My six-year-old sat there with her ringlets curling around her head like a halo and cool as if butter wouldn’t melt in her mouth. In contrast to her serenity, the perfect O her brother’s mouth formed as he continued to yowl told another story.
“Liv,” I said sternly, hands on both hips, “What did you do to him?”
Her innocent response? “I didn’t evil-y do anything!”
Levi roared louder. Apparently he begged to differ.
Despite my son’s obvious upset, I had to stifle a giggle as I comforted him about the toy she’d taken from him.
Of course Liv’s response wasn’t innocent, but boy was it funny – and a little ironic. What she was trying to say was, “I didn’t even do anything.” And she’d been trying to say it in her unique way, which she’s done ever since she started talking. Now, whether or not she “evil-y” intended to do anything – whether to her brother, the cat or my make-up – I was still sad when recently, at age seven, she answered my “Liv…” with, “I didn’t even do anything.” (Just to clarify, though my daughter’s behavior is sometimes mischievous, I wouldn’t classify it as evil).
That quirky phrase has now passed from being one of those endearing things she said as a little girl to a memory to be shared, not only with a future spouse, but with her, because chances are, she won’t remember it.
I’m not a scrapbooker or an avid cam recorder, but I do chronicle the special things with words. This post will go in her keepsake box of pictures and published clippings I’ve written about her. It just goes along with parent territory to want to capture as much as we can now since they won’t be around forever. Through our collections we can revisit their childhood.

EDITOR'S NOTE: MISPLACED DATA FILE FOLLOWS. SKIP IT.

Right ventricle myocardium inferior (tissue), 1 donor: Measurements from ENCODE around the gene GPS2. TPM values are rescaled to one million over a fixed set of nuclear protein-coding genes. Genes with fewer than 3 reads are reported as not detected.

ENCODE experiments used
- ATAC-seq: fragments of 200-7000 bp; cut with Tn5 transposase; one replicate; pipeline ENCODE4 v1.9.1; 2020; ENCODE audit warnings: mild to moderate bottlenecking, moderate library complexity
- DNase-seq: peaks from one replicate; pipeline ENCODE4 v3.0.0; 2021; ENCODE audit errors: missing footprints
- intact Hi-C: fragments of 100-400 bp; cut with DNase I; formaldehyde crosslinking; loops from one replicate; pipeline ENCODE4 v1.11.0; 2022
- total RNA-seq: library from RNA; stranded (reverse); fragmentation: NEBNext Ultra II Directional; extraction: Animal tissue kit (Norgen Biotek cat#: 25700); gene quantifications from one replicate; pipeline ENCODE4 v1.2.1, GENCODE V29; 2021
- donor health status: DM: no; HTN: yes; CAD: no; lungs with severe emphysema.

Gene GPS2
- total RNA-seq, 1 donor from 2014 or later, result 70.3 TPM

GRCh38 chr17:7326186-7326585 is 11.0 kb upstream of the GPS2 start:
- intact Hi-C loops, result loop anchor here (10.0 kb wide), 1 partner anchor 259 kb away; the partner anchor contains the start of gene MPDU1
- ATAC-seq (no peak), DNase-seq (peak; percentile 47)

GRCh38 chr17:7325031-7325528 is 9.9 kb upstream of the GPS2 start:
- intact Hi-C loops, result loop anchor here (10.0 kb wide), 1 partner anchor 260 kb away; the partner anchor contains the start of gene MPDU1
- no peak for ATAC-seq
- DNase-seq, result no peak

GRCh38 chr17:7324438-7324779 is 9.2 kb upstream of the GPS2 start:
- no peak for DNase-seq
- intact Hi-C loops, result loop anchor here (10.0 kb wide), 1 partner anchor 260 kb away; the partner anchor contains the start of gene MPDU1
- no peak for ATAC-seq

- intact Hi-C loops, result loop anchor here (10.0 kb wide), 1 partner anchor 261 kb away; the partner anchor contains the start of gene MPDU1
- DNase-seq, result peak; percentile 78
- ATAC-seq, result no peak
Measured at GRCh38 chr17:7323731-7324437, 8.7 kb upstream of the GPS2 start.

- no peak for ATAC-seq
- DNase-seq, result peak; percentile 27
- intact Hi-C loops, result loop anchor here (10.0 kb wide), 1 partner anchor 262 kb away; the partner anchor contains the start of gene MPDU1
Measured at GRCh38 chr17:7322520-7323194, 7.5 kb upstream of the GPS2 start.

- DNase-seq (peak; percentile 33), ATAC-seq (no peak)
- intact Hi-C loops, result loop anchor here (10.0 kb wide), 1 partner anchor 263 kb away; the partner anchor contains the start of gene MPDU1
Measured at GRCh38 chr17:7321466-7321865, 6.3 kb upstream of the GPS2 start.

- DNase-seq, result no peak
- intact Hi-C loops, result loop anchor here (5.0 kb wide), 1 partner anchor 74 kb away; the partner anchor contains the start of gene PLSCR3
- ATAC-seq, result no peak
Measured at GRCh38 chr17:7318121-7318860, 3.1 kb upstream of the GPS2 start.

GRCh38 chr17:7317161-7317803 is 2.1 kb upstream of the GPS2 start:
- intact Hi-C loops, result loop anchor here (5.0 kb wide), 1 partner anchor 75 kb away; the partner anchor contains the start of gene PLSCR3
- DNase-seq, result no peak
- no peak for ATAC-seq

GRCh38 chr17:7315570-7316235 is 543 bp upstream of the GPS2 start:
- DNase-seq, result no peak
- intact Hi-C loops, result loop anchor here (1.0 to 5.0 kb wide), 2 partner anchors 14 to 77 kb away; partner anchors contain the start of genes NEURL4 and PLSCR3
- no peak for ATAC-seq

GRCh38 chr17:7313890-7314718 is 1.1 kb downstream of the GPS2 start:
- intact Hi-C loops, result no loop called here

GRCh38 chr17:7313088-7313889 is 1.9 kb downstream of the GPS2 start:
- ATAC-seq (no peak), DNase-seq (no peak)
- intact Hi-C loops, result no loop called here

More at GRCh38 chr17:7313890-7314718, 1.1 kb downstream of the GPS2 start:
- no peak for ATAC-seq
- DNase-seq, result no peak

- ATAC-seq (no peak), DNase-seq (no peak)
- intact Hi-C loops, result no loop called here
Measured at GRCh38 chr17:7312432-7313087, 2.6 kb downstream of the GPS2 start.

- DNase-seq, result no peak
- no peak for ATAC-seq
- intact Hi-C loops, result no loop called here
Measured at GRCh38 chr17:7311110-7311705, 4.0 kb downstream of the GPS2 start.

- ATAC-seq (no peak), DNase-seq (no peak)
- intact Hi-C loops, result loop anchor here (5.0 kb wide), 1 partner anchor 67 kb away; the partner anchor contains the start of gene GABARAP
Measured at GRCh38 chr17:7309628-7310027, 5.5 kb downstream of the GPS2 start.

This is my stepson’s last week of high school. Saturday afternoon my husband checked his email and saw that parents were supposed to decorate the seniors’ lockers that morning. Well, that window of opportunity had long closed, but Greg wasn’t about to give up without a try. “If the school’s closed, I’ll try again first thing Monday morning,” he told me. Thankfully, the school was open for another activity.
Armed with pictures that dated back to Jordan’s infancy, Greg decorated the locker top to bottom with memories he’d collected over the years. A true labor of love. Many parents must have missed the email also and Greg felt bad about other seniors not having their lockers done. He also felt bad that as the only guy, his decorating wasn’t fancy. The moms had gone wild with streamers, balloons, scrapbook pages etc.
When he got home, he said, “I did the best I could. My kid wasn’t going to have a bare locker. Not on my watch.”
Monday morning Greg received the following text from Jordan: “Thanks, Dad for my locker.” That’s one that won’t get deleted.
Guess those memories we store up mean something to parent and child.
Greg is humble, so he would say, kind of like Liv and kinda not like her, “I didn’t even do anything.”
Jordan and I would beg to differ.